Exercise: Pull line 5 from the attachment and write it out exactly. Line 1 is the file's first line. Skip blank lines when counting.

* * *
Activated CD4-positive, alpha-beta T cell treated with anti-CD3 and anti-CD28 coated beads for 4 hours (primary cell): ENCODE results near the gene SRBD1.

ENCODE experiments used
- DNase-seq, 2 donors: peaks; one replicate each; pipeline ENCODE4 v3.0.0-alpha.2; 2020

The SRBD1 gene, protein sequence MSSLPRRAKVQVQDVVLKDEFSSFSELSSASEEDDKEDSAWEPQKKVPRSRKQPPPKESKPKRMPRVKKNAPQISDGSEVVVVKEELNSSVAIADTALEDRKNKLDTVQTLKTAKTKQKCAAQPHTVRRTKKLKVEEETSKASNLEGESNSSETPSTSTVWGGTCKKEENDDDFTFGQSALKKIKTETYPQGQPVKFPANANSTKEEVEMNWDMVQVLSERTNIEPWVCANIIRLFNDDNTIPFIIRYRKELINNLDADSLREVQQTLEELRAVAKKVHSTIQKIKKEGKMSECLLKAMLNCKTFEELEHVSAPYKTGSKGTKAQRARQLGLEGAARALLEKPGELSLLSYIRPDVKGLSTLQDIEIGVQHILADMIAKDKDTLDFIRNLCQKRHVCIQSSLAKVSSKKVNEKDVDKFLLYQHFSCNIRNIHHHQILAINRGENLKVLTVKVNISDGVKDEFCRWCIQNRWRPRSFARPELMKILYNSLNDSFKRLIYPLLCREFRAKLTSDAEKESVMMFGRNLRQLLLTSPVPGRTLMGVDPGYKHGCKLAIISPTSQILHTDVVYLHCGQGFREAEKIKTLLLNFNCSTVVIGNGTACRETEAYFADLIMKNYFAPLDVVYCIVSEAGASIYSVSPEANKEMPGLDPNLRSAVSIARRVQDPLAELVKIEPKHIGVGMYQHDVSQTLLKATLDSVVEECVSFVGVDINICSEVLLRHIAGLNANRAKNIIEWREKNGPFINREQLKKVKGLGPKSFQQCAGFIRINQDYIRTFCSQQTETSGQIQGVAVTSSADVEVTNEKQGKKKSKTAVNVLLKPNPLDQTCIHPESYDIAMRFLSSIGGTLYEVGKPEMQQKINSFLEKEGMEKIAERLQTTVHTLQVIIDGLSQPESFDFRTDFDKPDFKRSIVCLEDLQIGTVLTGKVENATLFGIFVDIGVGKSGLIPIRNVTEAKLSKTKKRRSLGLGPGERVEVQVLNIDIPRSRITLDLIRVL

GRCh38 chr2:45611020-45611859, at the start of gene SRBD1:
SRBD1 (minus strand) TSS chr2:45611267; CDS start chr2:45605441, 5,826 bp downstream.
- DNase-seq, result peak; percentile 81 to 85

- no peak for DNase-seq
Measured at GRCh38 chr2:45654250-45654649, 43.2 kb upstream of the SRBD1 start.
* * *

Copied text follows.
GRCh38 chr2:45611020-45611859, at the start of gene SRBD1: